A former game journalist has claimed Square Enix is concerned over Final Fantasy XVI having lackluster preorder numbers.
The claims come from Imran Khan — former Senior Editor of Game Informer and Fanbyte, Kinda Funny co-host, and Head of PR and Producer at MyDearest — who, in a recent Patreon post, discussed the announcement of Everybody 1-2 Switch, Activision Blizzard CEO Bobby Kotick’s interview with Variety.
While discussing the potential release window for Final Fantasy VII Rebirth, predicting a winter 2023 launch, Khan also talked about Final Fantasy XVI.
“I bring this up because I had heard recently that Square Enix is panicking slightly over Final Fantasy XVI preorder numbers, which are tracking behind FFXV even accounting for the lesser number of launching platforms,” he revealed.
While Final Fantasy XV launched on PlayStation 4 and Xbox One, Final Fantasy XVI is a timed exclusive to PlayStation 5.
“Granted, those are pre-order numbers and they’re usually only useful to gauge guaranteed day-one sales (versus potential day-one sales), so the actual number could blow everyone away,” Khan relents. “But with the current tracking, I wonder if they want to remind people the next chapter of Final Fantasy VII’s remake trilogy exists and give it more marketing time than they had planned.”
“The initial sales of Remake were quite good, but it slowed down faster than Square Enix seemed to expect, so I imagine they really want Rebirth to sell as well as possible. Well, of course they do, but I imagine they’re really, really hoping for an uptick in sales,” Khan emphasizes.
As Khan briefly mentions, Square Enix has had some poor results and high-profile bombs recently. GamesIndustry.biz’ Jeffrey Rousseau reported in May that Square Enix’ full-year sales had dropped 6% year-on-year. In addition, profit was down 3% year-on-year, digital entertainment revenue was down 12%, HD games were down 10%, mobile/PC browser games were down 13%, and MMOs were down 14%.
Forspoken,Marvel’s Avengers, and Marvel’s Guardians of the Galaxy all had disappointing reactions from players and lackluster sales. Even so, these shouldn’t entirely overshadow the sales of Final Fantasy VII Remake, continued sales of Nier: Automata, and Final Fantasy XIV‘s resurgence.
Further more, Square Enix sold many of its western studios to the Embracer Group last year — a deal that included IPs such as Tomb Raider and Deus Ex.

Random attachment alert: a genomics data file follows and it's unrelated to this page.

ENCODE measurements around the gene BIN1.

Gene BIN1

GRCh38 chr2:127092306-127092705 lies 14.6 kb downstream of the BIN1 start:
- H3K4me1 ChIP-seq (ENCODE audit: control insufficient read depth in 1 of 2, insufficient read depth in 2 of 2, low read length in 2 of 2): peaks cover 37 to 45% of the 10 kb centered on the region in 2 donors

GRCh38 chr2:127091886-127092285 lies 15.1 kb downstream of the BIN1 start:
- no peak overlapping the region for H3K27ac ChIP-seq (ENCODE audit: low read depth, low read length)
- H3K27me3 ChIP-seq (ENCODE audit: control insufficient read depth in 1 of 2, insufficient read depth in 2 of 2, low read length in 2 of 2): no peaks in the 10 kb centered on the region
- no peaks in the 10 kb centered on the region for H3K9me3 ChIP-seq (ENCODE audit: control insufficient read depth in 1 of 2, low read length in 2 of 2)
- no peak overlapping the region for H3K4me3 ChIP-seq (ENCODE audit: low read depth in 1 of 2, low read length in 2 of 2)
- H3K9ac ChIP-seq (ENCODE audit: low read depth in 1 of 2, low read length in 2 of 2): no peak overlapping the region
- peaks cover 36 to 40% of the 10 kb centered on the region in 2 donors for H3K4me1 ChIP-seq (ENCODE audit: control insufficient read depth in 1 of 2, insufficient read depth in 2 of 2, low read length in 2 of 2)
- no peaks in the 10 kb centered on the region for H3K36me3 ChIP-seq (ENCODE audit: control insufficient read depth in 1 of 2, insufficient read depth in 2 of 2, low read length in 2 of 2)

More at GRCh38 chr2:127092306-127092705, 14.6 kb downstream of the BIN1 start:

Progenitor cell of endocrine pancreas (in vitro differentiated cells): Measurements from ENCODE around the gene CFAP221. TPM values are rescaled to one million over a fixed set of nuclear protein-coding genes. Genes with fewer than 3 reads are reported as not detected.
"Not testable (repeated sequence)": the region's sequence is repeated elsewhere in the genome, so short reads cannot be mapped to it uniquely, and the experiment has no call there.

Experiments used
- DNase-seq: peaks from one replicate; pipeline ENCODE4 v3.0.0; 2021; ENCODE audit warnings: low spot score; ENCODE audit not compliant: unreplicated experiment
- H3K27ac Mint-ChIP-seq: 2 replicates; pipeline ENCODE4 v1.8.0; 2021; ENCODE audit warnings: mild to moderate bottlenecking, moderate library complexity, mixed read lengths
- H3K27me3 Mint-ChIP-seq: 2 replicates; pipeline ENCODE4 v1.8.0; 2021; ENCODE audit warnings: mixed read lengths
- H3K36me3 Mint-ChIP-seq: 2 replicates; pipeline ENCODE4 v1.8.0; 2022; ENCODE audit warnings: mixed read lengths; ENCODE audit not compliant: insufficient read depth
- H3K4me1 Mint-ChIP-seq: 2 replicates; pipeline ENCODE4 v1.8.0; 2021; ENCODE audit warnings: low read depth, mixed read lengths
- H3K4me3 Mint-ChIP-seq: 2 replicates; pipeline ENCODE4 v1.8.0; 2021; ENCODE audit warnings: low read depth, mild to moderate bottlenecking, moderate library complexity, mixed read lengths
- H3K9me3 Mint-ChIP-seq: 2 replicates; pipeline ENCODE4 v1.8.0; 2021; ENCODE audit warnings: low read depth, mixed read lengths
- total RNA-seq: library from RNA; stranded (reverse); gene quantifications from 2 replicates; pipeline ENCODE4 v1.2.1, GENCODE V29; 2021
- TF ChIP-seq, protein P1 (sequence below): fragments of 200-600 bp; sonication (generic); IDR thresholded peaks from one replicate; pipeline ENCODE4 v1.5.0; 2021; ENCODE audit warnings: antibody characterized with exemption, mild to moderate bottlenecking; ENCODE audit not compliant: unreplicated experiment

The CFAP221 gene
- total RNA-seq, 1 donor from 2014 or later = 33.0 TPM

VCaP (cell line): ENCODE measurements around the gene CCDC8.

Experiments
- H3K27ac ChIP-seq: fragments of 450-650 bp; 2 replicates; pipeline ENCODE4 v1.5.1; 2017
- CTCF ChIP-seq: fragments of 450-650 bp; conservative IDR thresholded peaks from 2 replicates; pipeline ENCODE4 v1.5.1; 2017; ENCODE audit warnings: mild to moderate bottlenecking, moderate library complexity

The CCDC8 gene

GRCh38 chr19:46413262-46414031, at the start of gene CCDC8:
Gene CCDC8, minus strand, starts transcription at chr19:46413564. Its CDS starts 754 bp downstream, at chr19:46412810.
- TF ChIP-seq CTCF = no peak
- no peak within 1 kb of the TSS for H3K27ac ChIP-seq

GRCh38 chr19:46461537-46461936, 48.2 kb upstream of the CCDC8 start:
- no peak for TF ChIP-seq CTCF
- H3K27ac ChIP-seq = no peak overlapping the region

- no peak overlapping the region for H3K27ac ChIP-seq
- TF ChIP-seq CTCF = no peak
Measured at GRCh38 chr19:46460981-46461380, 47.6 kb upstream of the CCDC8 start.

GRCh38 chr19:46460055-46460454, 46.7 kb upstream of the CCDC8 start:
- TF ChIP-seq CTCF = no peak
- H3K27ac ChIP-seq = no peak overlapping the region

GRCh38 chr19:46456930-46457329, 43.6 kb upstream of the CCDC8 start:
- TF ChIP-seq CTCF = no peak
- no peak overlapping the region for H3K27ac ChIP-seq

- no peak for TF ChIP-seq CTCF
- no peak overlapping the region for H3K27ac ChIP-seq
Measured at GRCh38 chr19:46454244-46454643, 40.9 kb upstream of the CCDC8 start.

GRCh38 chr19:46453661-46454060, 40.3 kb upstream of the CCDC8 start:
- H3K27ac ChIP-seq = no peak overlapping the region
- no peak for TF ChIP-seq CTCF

The story caught the attention of YouTuber YellowFlash 2, who initially felt the comparison to XV was unjust. “If anything, I think it’s the fact that — at least in my opinion — Final Fantasy XV wasn’t that good.”
While the game had an infamous showcase on Conan, and a fair share of YouTubers denouncing it as disappointing, the game currently has “generally favorable reviews” from both critics and users on Metacritic — which YellowFlash showed.
After briefly speculating that limited platforms were the cause of the allegedly low preorder numbers, YellowFlash blames the state of the franchise.
“So, either the sales orders are down because it’s not on Xbox, or they’re down because — I mean honestly, let’s be real — the past couple of Final Fantasies haven’t been that good. I didn’t even think Final Fantasy VII Remake was that impressive — it wasn’t even a complete, full, done game, it’s a three-part game, which I’m not a fan of but… Whatever.”
YellowFlash also notes the aforementioned drop off in Final Fantasy VII sales would give Square Enix a good reason to be concerned, and anecdotally saw discussions of that game stop a few weeks after launch. After re-iterating his distaste of recent games in the series, he admitted Final Fantasy XVI had generated a lot of discussion with its more mature tone.
Regardless, YellowFlash lamented that preorders tempt consumers before more is known about a game’s quality. “Preorder numbers are a big thing in this industry, and I wish they weren’t, because this lets these people make s—tty games, and they’re always half the time broken — you preorder it to be a beta-tester at this point!”
After expressing confusion over the timed exclusivity — feeling any deal to remain exclusive was unlikely to be lucrative enough — he emphasized he would wait to see what trusted reviewers said about Final Fantasy XVI, and insisted that the brand wasn’t what it used to be.
“Square Enix has taken a lot of Ls lately. A lot of Ls. Their name doesn’t mean ‘quality’ anymore.” YellowFlash then added this was after Square’s merger with Enix in 2003.